And what about the places in the south that have sixty and thirty seconds? The places that have fifteen?

It takes me about fifteen just to catch my breath.

And my heart is ripped into from all angles – a four-year-old boy killed by a mortar when his parents didn’t have a chance to grab him in the three seconds it took for it to hit, and the soldiers coming back from battle with death in their eyes, their youth robbed from them, and not knowing when it will stop and when things will finally get better, or if. And I have to go to work and answer calls and push push push, and all the while my heart has this big giant tear in it, gushing blood.

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We wander through small, whitewashed villages at dusk, grapevines interlaced over narrow alleys, old men chatting on benches, the sun setting over the ocean in the distance. We sit down to bowls of fava, a thick, creamy lentil spread that we scoop up with bread, and platters of zucchini fritters, hot and aromatic, the oil leaving marks on our fingers. We drink cold local beer and Amorgian Raki, a deeply-spiced, cinnamon-y liqueur, thick and heady and sweet, the specialty drink of the island.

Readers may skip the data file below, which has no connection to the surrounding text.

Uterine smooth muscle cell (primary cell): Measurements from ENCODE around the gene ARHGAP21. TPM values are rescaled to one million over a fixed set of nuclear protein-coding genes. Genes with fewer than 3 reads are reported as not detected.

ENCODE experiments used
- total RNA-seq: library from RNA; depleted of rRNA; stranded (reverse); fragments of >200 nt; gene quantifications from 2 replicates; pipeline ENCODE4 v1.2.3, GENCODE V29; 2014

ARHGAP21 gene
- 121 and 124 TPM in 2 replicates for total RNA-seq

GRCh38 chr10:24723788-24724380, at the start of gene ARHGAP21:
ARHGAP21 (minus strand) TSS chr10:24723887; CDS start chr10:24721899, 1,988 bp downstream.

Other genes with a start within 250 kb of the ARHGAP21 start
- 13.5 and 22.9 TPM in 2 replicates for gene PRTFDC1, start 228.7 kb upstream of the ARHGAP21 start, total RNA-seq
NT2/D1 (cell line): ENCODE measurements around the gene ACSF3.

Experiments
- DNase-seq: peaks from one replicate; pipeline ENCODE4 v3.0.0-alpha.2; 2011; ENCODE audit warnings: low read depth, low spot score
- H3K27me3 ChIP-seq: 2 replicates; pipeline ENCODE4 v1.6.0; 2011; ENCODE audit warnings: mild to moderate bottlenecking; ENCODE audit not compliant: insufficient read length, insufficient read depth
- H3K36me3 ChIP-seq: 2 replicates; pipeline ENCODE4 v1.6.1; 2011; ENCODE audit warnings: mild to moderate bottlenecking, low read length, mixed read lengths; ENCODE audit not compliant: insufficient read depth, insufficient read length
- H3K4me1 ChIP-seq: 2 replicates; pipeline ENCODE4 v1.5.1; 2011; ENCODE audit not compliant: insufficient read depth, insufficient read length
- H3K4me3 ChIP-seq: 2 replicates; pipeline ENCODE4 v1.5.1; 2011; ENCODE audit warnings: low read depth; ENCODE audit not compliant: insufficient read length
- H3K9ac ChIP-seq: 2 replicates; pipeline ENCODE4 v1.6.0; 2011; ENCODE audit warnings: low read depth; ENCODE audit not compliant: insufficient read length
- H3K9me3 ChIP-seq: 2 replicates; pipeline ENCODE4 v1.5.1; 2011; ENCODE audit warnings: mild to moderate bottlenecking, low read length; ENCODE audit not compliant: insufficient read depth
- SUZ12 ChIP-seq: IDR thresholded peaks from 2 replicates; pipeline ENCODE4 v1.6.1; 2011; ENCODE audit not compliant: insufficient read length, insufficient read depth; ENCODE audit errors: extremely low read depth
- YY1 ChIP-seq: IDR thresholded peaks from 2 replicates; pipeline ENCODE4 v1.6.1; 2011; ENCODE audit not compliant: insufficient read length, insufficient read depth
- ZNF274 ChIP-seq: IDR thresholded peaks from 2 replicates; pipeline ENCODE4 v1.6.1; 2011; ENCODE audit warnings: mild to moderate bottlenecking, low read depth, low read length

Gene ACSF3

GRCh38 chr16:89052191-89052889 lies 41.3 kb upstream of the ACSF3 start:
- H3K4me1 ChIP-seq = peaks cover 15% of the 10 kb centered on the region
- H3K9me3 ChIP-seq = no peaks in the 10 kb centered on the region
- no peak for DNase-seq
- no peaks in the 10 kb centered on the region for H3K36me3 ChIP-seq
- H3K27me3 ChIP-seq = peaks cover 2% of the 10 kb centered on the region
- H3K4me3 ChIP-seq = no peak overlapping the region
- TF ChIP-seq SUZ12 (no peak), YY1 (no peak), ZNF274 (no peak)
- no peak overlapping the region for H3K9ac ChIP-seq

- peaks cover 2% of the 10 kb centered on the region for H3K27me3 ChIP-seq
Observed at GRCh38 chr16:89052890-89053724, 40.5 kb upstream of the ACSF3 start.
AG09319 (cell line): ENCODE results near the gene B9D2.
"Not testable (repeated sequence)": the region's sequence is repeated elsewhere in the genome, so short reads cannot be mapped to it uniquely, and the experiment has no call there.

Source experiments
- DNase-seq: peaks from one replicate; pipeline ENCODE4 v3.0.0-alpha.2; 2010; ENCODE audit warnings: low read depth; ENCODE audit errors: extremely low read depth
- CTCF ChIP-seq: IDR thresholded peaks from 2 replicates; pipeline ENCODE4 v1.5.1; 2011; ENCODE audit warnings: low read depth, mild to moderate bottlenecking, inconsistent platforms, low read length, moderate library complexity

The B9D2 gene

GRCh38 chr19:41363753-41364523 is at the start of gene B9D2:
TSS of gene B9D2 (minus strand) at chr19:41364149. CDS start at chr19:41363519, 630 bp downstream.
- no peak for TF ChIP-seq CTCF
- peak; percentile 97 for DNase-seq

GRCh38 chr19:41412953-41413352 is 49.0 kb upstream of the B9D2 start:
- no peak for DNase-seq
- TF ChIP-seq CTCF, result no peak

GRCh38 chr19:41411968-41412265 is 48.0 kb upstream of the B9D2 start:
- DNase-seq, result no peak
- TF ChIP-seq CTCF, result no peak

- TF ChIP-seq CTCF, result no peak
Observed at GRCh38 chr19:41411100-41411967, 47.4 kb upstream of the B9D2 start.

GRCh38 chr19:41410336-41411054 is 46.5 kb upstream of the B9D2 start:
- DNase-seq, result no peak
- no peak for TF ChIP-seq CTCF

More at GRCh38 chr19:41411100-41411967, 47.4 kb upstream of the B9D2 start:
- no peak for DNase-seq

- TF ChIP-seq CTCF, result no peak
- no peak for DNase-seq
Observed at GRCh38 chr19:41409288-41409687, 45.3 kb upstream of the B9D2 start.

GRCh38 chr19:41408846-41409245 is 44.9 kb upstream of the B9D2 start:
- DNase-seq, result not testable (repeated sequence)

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And every time we step in and out of the family-owned pension, with the blue shutters and the fiery red bougainvillea, Marios looks up from his desk and greets us with a huge smile and a hearty “Yassas”!

When Shelley became sick, Marios’ cousin offered us herbs from her garden and a pot to boil them in and raised an eyebrow when we asked for some whiskey to put in her tea. Her friends went on a walk and gathered herbs growing on the side of the road, and filled our room with them. And I tried to relax and let go and breathe into all of this.

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Soon it was time to move from our little seaside village to Chora, the capital up in the mountains, with its winding streets, and stray cats and cute cafes, and restaurants spilling onto the streets. We settled in at a little pension, with tiny rooms, and spectacular views all the way to the ocean.